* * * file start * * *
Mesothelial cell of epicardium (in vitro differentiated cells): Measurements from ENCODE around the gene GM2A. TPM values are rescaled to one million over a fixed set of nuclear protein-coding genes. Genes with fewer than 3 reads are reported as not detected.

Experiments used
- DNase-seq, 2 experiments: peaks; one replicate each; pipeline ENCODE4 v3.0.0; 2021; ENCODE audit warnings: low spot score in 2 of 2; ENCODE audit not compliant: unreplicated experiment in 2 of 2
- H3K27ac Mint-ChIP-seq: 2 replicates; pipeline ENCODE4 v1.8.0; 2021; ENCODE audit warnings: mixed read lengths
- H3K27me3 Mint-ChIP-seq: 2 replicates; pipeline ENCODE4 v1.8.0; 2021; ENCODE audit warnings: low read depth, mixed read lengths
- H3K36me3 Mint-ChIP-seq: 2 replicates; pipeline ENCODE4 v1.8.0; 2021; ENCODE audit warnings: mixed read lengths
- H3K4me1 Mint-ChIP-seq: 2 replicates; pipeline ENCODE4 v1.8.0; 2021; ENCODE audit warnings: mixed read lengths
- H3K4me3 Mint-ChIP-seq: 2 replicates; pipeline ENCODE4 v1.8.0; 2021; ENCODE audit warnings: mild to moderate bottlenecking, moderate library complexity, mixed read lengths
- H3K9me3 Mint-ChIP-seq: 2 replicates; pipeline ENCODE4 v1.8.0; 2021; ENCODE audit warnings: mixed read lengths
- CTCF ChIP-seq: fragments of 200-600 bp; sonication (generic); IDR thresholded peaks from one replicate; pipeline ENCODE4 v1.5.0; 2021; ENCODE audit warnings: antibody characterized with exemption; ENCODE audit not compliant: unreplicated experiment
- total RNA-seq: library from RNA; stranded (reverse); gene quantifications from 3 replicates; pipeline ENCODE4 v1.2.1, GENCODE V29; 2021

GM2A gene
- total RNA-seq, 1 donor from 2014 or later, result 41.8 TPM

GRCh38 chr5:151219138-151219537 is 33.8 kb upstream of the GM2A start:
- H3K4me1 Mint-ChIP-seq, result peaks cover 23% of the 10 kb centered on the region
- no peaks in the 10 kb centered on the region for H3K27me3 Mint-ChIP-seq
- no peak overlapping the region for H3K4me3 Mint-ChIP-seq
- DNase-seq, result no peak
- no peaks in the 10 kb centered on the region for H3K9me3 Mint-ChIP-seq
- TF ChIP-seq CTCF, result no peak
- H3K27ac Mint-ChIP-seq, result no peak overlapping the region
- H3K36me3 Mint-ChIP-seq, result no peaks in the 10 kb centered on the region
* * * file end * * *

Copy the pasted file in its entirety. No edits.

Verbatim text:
Mesothelial cell of epicardium (in vitro differentiated cells): Measurements from ENCODE around the gene GM2A. TPM values are rescaled to one million over a fixed set of nuclear protein-coding genes. Genes with fewer than 3 reads are reported as not detected.

Experiments used
- DNase-seq, 2 experiments: peaks; one replicate each; pipeline ENCODE4 v3.0.0; 2021; ENCODE audit warnings: low spot score in 2 of 2; ENCODE audit not compliant: unreplicated experiment in 2 of 2
- H3K27ac Mint-ChIP-seq: 2 replicates; pipeline ENCODE4 v1.8.0; 2021; ENCODE audit warnings: mixed read lengths
- H3K27me3 Mint-ChIP-seq: 2 replicates; pipeline ENCODE4 v1.8.0; 2021; ENCODE audit warnings: low read depth, mixed read lengths
- H3K36me3 Mint-ChIP-seq: 2 replicates; pipeline ENCODE4 v1.8.0; 2021; ENCODE audit warnings: mixed read lengths
- H3K4me1 Mint-ChIP-seq: 2 replicates; pipeline ENCODE4 v1.8.0; 2021; ENCODE audit warnings: mixed read lengths
- H3K4me3 Mint-ChIP-seq: 2 replicates; pipeline ENCODE4 v1.8.0; 2021; ENCODE audit warnings: mild to moderate bottlenecking, moderate library complexity, mixed read lengths
- H3K9me3 Mint-ChIP-seq: 2 replicates; pipeline ENCODE4 v1.8.0; 2021; ENCODE audit warnings: mixed read lengths
- CTCF ChIP-seq: fragments of 200-600 bp; sonication (generic); IDR thresholded peaks from one replicate; pipeline ENCODE4 v1.5.0; 2021; ENCODE audit warnings: antibody characterized with exemption; ENCODE audit not compliant: unreplicated experiment
- total RNA-seq: library from RNA; stranded (reverse); gene quantifications from 3 replicates; pipeline ENCODE4 v1.2.1, GENCODE V29; 2021

GM2A gene
- total RNA-seq, 1 donor from 2014 or later, result 41.8 TPM

GRCh38 chr5:151219138-151219537 is 33.8 kb upstream of the GM2A start:
- H3K4me1 Mint-ChIP-seq, result peaks cover 23% of the 10 kb centered on the region
- no peaks in the 10 kb centered on the region for H3K27me3 Mint-ChIP-seq
- no peak overlapping the region for H3K4me3 Mint-ChIP-seq
- DNase-seq, result no peak
- no peaks in the 10 kb centered on the region for H3K9me3 Mint-ChIP-seq
- TF ChIP-seq CTCF, result no peak
- H3K27ac Mint-ChIP-seq, result no peak overlapping the region
- H3K36me3 Mint-ChIP-seq, result no peaks in the 10 kb centered on the region